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I was just wanting some opinions on what kind of fuel to run in a SHO. I know the book says regular is ok but I wanted to see what you guys thought?
 

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In all of my jet ski's, I have always run the best fuel there is. Depending on where I was, it would range between 91 and 93 octane and I would stick with the better fuels like Shell gasoline, Texaco, Chevron, Union 76 and so on. If you do that, you can't go wrong. My 96' 750 SXI still runs very strong as well as my 99 Ultra 150. and that is all they have ever had in them.
 

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Running 93 octane in your ski if its not programmed flashed for 93 will slow it down. The ecu is tuned for 87 octane dockside crappy gas that probably has water in it already. Its such a conservative tune that with a MoTec and a few tweaks you can unleash a lot of power by just changing fuel specs.

Using 93 is not only a waste of money but you lose performance if the tune or cylinder pressure doesn't mandate such use. The engine runs at such low temps, the cylinder head doesn't have the same hotspot issues that cars have running coolant, so the use of a high-test fuel is negated completely. It also requires much more cylinder pressure to extract the same thermal btu energy from higher octane fuel and with the low boost levels and conservative timing program, you will lose power with 91+ octane fuels.

I can back it up with 15+ years of dyno tuning cars, boats and aircraft. Do the research... 93 octane fuel is a hype that fuel retailers take to the bank.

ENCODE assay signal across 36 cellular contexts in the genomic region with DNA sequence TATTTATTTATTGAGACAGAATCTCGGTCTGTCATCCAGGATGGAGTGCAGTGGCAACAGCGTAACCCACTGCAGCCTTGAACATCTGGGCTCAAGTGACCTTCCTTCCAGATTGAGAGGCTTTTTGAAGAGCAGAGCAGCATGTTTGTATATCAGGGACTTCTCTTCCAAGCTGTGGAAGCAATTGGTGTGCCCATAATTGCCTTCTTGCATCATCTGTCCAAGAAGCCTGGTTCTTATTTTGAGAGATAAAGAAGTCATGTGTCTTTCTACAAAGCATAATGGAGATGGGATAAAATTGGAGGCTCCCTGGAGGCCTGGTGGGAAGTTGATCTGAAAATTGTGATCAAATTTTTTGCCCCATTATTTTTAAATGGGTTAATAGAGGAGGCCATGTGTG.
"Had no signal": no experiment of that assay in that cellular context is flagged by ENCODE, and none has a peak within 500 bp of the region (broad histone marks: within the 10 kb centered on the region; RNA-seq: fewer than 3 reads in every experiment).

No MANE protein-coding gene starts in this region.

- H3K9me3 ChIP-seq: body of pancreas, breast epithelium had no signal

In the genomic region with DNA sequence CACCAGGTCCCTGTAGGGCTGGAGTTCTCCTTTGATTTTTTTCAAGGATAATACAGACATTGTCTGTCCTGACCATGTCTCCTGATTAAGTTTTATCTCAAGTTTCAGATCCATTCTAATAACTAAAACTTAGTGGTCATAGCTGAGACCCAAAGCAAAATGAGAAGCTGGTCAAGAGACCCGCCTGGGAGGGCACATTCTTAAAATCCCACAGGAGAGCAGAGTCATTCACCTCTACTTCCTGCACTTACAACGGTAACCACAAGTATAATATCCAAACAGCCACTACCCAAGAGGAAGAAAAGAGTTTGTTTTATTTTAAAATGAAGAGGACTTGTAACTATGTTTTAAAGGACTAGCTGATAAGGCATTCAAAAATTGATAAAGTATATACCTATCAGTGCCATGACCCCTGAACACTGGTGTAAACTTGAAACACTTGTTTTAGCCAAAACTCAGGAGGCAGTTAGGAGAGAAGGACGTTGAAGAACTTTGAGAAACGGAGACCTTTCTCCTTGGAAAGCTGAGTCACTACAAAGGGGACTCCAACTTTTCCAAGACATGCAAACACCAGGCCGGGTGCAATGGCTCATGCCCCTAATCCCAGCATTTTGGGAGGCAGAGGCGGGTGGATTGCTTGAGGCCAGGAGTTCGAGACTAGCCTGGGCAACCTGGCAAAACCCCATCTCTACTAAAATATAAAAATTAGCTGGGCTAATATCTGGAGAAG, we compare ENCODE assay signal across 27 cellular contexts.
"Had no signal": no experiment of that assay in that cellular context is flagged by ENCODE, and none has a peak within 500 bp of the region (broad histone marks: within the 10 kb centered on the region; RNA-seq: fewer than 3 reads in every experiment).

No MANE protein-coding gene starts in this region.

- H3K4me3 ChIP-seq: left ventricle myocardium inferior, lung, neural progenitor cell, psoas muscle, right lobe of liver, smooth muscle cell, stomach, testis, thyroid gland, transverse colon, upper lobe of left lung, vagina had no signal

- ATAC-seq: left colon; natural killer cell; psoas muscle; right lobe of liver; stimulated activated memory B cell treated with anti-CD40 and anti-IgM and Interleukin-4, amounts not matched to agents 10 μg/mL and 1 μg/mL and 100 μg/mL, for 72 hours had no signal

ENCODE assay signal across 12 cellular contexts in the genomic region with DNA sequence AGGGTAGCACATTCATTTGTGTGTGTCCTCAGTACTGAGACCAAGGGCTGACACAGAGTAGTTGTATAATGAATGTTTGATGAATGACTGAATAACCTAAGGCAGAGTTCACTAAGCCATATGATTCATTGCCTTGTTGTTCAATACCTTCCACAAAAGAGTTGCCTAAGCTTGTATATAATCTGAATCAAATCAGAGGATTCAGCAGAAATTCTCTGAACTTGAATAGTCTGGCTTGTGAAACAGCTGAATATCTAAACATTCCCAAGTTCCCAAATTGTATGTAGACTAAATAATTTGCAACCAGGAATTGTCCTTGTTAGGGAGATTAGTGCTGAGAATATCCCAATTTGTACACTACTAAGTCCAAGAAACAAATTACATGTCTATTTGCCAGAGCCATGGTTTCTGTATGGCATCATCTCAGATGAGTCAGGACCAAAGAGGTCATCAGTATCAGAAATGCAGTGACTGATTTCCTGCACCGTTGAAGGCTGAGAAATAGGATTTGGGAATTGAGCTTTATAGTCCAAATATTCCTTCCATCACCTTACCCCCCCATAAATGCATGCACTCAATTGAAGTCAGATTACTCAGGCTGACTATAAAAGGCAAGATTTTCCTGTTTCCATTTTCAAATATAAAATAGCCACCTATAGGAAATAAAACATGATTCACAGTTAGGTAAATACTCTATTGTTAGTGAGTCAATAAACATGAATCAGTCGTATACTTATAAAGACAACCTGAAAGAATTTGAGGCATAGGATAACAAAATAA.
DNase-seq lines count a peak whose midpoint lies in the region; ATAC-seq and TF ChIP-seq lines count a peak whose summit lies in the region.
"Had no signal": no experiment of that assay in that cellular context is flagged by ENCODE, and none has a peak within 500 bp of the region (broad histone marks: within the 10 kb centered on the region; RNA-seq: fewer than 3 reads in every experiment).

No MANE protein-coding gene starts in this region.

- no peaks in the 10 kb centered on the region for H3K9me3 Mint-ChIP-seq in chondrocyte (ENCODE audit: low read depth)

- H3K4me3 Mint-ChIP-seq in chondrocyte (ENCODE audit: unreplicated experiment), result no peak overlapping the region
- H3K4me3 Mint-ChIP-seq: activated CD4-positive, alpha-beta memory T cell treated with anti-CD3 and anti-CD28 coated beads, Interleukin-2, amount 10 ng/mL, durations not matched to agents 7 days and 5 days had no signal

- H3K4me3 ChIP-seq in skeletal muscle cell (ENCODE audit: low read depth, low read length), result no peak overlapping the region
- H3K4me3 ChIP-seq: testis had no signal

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Interesting thread.

In my opinion, I would go with what the manufacturer recomends unless the ski has the type of after market modifications that Pixx mentions.
 

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Running 93 octane in your ski if its not programmed flashed for 93 will slow it down. The ecu is tuned for 87 octane dockside crappy gas that probably has water in it already. Its such a conservative tune that with a MoTec and a few tweaks you can unleash a lot of power by just changing fuel specs.

Using 93 is not only a waste of money but you lose performance if the tune or cylinder pressure doesn't mandate such use. The engine runs at such low temps, the cylinder head doesn't have the same hotspot issues that cars have running coolant, so the use of a high-test fuel is negated completely. It also requires much more cylinder pressure to extract the same thermal btu energy from higher octane fuel and with the low boost levels and conservative timing program, you will lose power with 91+ octane fuels.

I can back it up with 15+ years of dyno tuning cars, boats and aircraft. Do the research... 93 octane fuel is a hype that fuel retailers take to the bank.
Just bought a 2013 fx sho with 224 hours in good shape from a dealer and inspected. It’s running 6500 7000 Max at 60 max mph. It seems like it has more but never does and I’m running it on 93 octane for the first 2 rides. You think when the gas is up and I refill the tank with 87 of the tuned suggestion it’ll get those numbers up to what the normal numbers of other peoples comments are getting
 

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Just putting it out there that IMO, octane is significantly less important than using ethanol-free fuel. I never put ethanol into my small engines (less than auto) and I swear by year-over-year rated performance and engine longevity. I am not a believer in higher octane resulting in a MEANINGFUL performance difference. I.e., you can actually experience the difference and it’s significant. I’m with the snake oil comment above. But I wouldn’t put ethanol gas in my 2 strokes for all the rice in China.
 
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